I'm finally using the Exposure Compensation button

Discussion in 'General Technical Discussion' started by lisantica, Jun 22, 2007.

  1. lisantica

    lisantica

    519
    Jul 4, 2006
    So. Calif.
    Who knew that button was so handy!
    I have been post-processing the exposure for about a year or two now.
    Geesh! I should have paid more attention to those pages in the manual, but I didn't quite get it then.
    I've been doing +0.7 etc., and getting MUCH better results. It took getting a manual focus lens to get me to have a better understanding of exposure/aperture, etc.

    My vote for the most handy button, next to the ISO button is the +/- button!

    Any other votes for this button? :biggrin:
    Lisa
     
  2. paradiddle

    paradiddle

    880
    Jun 1, 2007
    U.S.A
    Lisa - I still don't get it. But still learning. Congrats.
     
  3. lisantica

    lisantica

    519
    Jul 4, 2006
    So. Calif.
    Not to worry, I've been using digital SLR since August 2004 and finally used that button just today! :biggrin:

    Lisa
     
  4. billg71

    billg71

    693
    May 4, 2007
    Atlanta, GA
    Lisa,

    Congratulations! The EC button is a great one, saves a lot of time.

    My favorite is the BKT button combined with Continuous shutter mode. Hold the shutter release down and you get however many bracketed exposures you set up.

    Try it, you might like it, too.

    Bill
     
  5. lisantica

    lisantica

    519
    Jul 4, 2006
    So. Calif.
    I'll give it a whirl tomorrow!

    Lisa
     
  6. I shoot mostly manual now so no need to use it. But the times I shoot Aperture Priority, it is really handy to fine tune exposure based on the histogram.
     
  7. Only really used it in the winter with the white snow.
    A few times, used it in other seasons as well.
    Overall, it is not used that much but it does come in handy at times.
    Of course, still trying to really fully understand when to use it.
     
  8. it is an indespensable tool in aperture or shutter priority. It takes a bit of experimenting and use of the histogram as Douglas indicated but if you master it, it will be worth the effort.
     
  9. I agree totally with Dave here. It's a great tool, if you take the time to learn how to use it.
     
  10. In my view, especially after attending the Ron Reznick workshop, the EC button, when used with the histogram, is an essential tool. Our cameras are smart, but they miss the correct exposure a great deal of the time.

    And if you have RGB histograms you should be looking at those regularly too.

    Good luck and keep shooting.
     
  11. billg71

    billg71

    693
    May 4, 2007
    Atlanta, GA
    I came to digital late and I have to admit I don't use the histogram nearly as much as I should, but I manage to do EC and bracketing by eye. Kind of a judgment thing, mostly only on shots with lots of dynamic range and I decide if I care more about highlight or shadow detail. I guess I wasted so much film with an old F and a Nikkormat I finally picked up a feeling for when I wanted to go over/under the meter.

    The D200 makes it so easy, the camera on color matrix metering is right so often most of the time I throw out the under/over bracketed shots. Just occasionally, the camera wants to do one thing and I want something else, then I'll do an EC or set up a bracket sequence if I'm going to be shooting a lot in that particular lighting situation. Here's an example of the D200's metering:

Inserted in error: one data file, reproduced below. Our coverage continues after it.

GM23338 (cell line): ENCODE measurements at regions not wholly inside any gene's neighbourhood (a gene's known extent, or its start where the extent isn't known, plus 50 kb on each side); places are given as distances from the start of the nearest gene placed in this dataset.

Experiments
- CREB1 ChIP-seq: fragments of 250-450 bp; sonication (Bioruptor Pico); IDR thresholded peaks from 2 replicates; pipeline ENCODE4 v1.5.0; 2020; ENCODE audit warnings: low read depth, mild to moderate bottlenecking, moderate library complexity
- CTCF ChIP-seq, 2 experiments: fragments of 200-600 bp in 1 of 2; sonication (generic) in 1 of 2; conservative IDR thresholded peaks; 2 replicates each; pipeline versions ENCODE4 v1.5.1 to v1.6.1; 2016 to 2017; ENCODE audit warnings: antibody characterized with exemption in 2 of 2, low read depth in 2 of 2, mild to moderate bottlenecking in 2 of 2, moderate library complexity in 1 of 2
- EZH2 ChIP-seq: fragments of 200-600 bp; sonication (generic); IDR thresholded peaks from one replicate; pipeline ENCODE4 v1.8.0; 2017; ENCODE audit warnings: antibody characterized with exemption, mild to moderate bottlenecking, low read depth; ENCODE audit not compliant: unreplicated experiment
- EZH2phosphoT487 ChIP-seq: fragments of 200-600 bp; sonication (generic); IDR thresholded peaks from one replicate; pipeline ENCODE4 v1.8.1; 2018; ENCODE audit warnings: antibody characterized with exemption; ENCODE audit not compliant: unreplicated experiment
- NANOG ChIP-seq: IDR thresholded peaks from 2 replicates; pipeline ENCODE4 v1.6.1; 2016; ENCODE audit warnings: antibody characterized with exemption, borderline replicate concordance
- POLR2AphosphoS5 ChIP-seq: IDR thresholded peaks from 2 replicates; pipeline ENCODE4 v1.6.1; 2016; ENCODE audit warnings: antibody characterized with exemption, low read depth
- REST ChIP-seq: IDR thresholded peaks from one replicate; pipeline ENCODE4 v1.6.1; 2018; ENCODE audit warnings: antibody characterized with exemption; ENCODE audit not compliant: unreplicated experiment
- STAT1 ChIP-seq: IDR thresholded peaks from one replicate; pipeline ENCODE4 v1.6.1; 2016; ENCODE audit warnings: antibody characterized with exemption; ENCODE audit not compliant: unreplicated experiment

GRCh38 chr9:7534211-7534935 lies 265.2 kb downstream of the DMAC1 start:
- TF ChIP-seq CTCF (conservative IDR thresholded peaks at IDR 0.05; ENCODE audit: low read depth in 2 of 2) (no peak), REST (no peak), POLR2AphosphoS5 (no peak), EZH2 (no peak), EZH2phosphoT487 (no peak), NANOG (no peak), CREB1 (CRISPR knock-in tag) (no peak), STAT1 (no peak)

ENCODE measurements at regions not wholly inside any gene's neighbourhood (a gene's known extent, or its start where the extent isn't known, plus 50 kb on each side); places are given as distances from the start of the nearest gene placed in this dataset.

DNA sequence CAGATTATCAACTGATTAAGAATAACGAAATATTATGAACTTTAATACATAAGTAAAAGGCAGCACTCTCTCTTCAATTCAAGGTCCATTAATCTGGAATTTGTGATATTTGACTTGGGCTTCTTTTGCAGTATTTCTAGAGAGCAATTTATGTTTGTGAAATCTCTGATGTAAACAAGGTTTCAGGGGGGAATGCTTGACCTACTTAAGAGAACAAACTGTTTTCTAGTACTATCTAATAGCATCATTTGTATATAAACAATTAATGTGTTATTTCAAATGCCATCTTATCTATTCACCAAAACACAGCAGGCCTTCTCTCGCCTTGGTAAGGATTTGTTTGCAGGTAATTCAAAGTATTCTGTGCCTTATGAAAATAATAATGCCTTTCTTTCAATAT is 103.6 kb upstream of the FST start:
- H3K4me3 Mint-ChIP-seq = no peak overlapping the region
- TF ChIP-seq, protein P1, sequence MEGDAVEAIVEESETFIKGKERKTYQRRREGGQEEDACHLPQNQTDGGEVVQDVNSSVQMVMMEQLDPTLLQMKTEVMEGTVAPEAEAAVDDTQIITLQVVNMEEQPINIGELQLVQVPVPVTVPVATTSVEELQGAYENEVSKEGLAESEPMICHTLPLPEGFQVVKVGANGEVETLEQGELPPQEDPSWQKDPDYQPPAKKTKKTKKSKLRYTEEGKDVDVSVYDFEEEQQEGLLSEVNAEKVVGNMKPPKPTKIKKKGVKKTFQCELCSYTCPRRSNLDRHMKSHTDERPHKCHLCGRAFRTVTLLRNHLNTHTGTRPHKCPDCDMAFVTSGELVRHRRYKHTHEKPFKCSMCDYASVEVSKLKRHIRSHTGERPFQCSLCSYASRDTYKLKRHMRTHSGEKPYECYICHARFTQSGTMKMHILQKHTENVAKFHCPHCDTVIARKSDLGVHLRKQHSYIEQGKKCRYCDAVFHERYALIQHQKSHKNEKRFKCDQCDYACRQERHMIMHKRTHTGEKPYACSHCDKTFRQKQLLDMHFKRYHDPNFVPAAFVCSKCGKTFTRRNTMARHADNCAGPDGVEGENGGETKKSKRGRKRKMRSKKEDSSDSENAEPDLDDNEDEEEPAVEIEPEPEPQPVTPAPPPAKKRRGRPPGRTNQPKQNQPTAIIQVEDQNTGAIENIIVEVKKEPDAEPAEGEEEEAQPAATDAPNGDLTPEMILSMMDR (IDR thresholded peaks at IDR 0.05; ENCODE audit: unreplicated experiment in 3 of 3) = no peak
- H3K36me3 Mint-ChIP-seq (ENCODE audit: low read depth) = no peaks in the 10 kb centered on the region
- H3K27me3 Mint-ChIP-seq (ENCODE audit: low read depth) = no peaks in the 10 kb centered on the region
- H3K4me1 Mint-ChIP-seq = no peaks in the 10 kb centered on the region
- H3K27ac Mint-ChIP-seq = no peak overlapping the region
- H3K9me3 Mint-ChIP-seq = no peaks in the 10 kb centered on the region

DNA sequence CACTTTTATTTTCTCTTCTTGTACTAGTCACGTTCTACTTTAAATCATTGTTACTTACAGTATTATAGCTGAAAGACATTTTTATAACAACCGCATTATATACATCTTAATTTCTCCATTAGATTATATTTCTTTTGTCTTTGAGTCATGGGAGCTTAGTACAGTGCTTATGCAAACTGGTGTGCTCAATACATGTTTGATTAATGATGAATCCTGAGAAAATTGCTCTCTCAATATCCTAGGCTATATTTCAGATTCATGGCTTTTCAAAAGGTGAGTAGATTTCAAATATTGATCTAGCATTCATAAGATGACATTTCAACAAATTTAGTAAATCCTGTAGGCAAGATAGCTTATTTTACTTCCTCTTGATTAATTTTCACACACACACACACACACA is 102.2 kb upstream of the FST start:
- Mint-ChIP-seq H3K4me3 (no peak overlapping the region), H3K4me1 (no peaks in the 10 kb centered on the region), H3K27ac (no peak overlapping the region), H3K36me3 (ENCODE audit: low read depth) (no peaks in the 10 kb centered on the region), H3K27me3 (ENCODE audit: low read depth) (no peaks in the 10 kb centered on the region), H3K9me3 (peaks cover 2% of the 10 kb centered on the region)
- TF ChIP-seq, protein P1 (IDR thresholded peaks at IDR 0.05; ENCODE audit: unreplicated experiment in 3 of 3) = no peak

_DSC1424.

    I shot about 6 shots of this scene, figuring the camera would drop the shadows and overexpose. The print I chose was the 0EV version, right out of the camera.

    In these two, I wound up with a +2/3EV compensation:

    View attachment 102199

    View attachment 102200

    I shot these starting at 0 and going up to +2, knowing the sun would totally blank the shadows. The final picks weren't nearly as far off as I would have thought, a tribute to the D200 metering. Shooting an F or F2, I would have estimated 1-1/2 to 2 stops overexposure to get a decent slide. As it was, I threw out a bunch of overexposed files, but it didn't cost me anything! :biggrin:

    I guess my point is that you should get very familiar with your camera's metering system, especially under difficult lighting conditions. Crank off 6 or 8 different exposures of a single shot under these conditions, evaluate the results and decide which you like. Then you have a basis for knowing what to do next time you come up on a similar situation.

    For me, looking at histograms didn't even enter into my decision as to which file to keep and which to discard. I made my decisions on what I liked best and trashed the others. Going back and looking, all the histograms for these images show the black level just a little off the left side, so I guess I did something right somewhere. :wink:

    But the final judge of your images is you. Shoot a lot of exposures, judge them critically for your taste, see if you can print them and then look at the histogram and see how it relates to what you like.

    Just my humble $.02 worth

    Bill

    P.S. These were all full-frame shots, no PP, resized to 1024 largest dimension, converted to sRGB, and saved as .jpgs in NX. The originals look a lot better.
     
  12. Larlec

    Larlec

    30
    Jun 18, 2007
    northern Colorado
    After being in the same workshop with Jim T (Hi Jim and thanks a ton for organizing the Reznick workshop) I totally agree. Bill's point is valid for final selection but if you get the shot well exposed then all sorts of options are available for final selection.
     
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